Straight forward drive with a mix of good and bad roads with plenty of character and scenery
Planning for Bharatpur and Ranthambhor
The best time to visit is the winter months - from November to February. The temperature is pleasant and ideal for a safari into the sanctuary. If photography is a high priority with you, it would pay to visit during the summer months of April and May, but be warned it is very hot and the mercury can soar up to 48 degrees C.
The Keoladeo Ghana Bird Sanctuary doesn’t allow vehicles, so the only way to get around inside is on cycle or cycle-rickshaw. At Ranthambhor however, the only way to roam the sanctuary is in the forest department’s Gypsys or Canters. While seats on a Canter are easily available, the popular Gypsys are usually booked in advance. So if you’re keen on going on a Gypsy safari, contact the Project Tiger Office (or the Forest Department) at 07462-220223, and book in advance.
Do remember to pack in a good pair of binoculars, insect repellent and rolls of 400 ISO film. A bean-bag also helps for slow-shutter speed shots.
Get your car serviced and the suspension checked.
The roads from Dausa to Ranthambhor are absolutely horrible. Carry a spare tube if you’re running tubeless tyres.
The 150km run from Delhi to Mathura however is a pleasure. The double-laning ends when you leave NH 2 and get onto SH 33. The road from Mathura to Bharatpur is okay with the occasional bad stretch. On the 230km drive from Bharatpur to Ranthambhor, the road till Duasa is fantastic. Beyond that the roads take a turn for the worse. The entire drive after Duasa goes through rural Rajasthan and there are scenes straight out of storybooks. Little children will wave out to you and laugh in glee when you wave back.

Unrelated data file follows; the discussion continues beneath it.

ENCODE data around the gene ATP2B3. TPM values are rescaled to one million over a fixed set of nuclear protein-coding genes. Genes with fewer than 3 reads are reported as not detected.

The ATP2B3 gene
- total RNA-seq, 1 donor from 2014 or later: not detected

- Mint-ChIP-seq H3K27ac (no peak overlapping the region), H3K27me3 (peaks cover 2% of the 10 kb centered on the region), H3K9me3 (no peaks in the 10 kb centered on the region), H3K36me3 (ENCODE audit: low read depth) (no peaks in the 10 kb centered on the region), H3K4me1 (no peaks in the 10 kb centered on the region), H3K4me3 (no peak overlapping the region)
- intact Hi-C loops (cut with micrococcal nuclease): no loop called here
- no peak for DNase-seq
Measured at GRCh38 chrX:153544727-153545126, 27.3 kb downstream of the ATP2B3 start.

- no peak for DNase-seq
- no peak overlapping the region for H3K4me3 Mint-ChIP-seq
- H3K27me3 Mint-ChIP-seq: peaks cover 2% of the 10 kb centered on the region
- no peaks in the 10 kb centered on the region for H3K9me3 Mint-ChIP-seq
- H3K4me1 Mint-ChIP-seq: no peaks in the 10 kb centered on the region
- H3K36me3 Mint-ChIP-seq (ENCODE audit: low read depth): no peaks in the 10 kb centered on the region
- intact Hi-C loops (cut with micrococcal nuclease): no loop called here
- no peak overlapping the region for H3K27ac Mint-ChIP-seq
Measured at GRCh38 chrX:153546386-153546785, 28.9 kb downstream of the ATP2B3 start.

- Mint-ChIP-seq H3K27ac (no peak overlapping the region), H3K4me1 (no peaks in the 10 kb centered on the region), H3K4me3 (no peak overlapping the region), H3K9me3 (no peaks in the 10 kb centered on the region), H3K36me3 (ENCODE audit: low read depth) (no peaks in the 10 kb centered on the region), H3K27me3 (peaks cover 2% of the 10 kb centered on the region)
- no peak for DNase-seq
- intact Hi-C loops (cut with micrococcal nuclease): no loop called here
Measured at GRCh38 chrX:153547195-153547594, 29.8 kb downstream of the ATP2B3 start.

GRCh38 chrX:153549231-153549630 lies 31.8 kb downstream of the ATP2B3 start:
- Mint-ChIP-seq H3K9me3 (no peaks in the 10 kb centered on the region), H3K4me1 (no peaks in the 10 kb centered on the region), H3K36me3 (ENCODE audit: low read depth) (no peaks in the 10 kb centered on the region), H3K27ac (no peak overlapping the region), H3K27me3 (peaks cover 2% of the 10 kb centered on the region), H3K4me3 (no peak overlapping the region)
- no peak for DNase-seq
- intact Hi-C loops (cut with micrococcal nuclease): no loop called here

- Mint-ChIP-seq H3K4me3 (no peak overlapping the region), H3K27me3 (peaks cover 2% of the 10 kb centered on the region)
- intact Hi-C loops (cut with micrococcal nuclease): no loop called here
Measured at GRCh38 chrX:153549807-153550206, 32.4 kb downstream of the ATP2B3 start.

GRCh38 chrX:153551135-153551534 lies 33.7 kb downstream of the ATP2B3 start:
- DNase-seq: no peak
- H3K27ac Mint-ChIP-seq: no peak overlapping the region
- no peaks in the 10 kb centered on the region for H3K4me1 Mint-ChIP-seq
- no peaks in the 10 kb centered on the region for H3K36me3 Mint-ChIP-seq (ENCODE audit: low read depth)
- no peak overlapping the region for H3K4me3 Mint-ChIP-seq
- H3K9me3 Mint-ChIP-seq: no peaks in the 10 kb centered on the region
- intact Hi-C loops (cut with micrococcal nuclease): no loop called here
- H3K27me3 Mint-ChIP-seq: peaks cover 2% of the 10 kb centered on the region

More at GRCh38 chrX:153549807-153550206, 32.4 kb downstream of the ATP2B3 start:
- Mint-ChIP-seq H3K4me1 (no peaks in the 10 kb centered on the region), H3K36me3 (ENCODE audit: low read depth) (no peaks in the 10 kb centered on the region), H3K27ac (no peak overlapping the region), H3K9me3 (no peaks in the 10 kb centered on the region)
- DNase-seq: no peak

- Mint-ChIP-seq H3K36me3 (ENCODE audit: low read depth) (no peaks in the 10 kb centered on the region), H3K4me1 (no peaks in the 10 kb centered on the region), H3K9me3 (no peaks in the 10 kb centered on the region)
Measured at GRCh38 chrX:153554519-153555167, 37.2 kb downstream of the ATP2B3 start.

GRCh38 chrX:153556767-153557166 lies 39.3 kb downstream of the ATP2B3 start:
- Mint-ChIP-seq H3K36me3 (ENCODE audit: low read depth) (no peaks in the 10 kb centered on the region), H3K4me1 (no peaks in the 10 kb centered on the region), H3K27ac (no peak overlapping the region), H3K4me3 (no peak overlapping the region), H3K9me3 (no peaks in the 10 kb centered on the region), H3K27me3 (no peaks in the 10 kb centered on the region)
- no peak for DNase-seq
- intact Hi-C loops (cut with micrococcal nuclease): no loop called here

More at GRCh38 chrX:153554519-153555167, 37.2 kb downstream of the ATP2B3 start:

As you approach Sawai Madhopur keep your eyes peeled for wild neelgais frolicking in the fields. You’ll see quite a few of them at full gallop in the mustard fields bordering the roads. Other wildlife you may chance upon on your drive to Ranthambhor are mongoose, wild boar, foxes and plenty of raucous monkeys.
Inside the sanctuaries
Do keep in mind that inside the game parks you are a guest. The place primarily belongs to the birds and animals that reside there. Given below are a few guidelines which, if followed, will give you an enchanting experience during your visit and ensure that generations to follow will experience the same.
Don’t litter - Plastic is a killer - small animals can choke to death on it. What’s more, it isn’t bio-degradable and harms the environment. Desist from bringing polythene bags into the parks.
Don’t smoke - Forest fires can wipe out entire forests. And cigarette smoke can scare away animals that would have shown themselves normally.
Talk softly and wear subtle colours - Silence is the key to getting good sightings. Wearing unobtrusive clothing that blends in with the surroundings keeps the animals at ease and in turn you get good sightings and photography opportunities.
Don’t tease the animals - This is an unhealthy practice. It’s also risky - not for the animals but for you, should you happen to tease a big cat like a tiger or a leopard. They can cease your existence with one swipe of their paw.
Don’t get out of your Jeep - In Ranthambhor, there is a revered rule that doesn’t allow visitors to step out of their vehicles. Follow that rule - it’s there to safeguard your life. Should you break it, the guide is fined.
Issue: 165 | May 2013
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